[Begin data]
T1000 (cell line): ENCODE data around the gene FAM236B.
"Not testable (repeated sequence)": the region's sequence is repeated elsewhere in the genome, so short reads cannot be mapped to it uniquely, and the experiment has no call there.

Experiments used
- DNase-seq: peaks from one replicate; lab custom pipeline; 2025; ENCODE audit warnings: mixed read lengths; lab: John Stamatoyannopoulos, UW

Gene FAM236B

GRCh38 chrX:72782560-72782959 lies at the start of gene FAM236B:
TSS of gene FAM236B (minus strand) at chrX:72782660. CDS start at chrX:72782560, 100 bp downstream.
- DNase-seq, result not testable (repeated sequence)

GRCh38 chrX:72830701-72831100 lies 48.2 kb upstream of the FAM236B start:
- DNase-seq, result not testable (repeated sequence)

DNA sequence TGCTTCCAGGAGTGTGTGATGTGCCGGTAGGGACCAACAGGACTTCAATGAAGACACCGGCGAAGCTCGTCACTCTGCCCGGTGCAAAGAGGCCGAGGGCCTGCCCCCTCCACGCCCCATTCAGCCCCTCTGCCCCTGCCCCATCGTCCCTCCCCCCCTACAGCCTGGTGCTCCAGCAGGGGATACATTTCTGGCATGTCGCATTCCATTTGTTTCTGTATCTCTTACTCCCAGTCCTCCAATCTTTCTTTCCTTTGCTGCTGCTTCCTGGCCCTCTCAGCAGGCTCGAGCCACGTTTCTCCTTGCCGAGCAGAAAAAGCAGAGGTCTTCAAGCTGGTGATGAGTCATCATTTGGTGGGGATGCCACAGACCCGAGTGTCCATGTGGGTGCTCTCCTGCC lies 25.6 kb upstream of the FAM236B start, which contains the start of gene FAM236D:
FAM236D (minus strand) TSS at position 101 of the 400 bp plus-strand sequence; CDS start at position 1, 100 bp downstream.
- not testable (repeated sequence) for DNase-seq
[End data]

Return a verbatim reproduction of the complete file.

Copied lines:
T1000 (cell line): ENCODE data around the gene FAM236B.
"Not testable (repeated sequence)": the region's sequence is repeated elsewhere in the genome, so short reads cannot be mapped to it uniquely, and the experiment has no call there.

Experiments used
- DNase-seq: peaks from one replicate; lab custom pipeline; 2025; ENCODE audit warnings: mixed read lengths; lab: John Stamatoyannopoulos, UW

Gene FAM236B

GRCh38 chrX:72782560-72782959 lies at the start of gene FAM236B:
TSS of gene FAM236B (minus strand) at chrX:72782660. CDS start at chrX:72782560, 100 bp downstream.
- DNase-seq, result not testable (repeated sequence)

GRCh38 chrX:72830701-72831100 lies 48.2 kb upstream of the FAM236B start:
- DNase-seq, result not testable (repeated sequence)

DNA sequence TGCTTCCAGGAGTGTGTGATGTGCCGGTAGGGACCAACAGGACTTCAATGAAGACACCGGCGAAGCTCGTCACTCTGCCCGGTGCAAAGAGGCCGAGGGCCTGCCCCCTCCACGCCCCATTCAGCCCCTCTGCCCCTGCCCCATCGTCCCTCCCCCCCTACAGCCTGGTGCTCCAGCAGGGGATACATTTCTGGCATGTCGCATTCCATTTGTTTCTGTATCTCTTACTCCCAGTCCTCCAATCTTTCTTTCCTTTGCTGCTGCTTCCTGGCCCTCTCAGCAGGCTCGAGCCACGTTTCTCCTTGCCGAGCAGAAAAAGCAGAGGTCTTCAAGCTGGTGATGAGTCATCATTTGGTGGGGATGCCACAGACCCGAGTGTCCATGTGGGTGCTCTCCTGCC lies 25.6 kb upstream of the FAM236B start, which contains the start of gene FAM236D:
FAM236D (minus strand) TSS at position 101 of the 400 bp plus-strand sequence; CDS start at position 1, 100 bp downstream.
- not testable (repeated sequence) for DNase-seq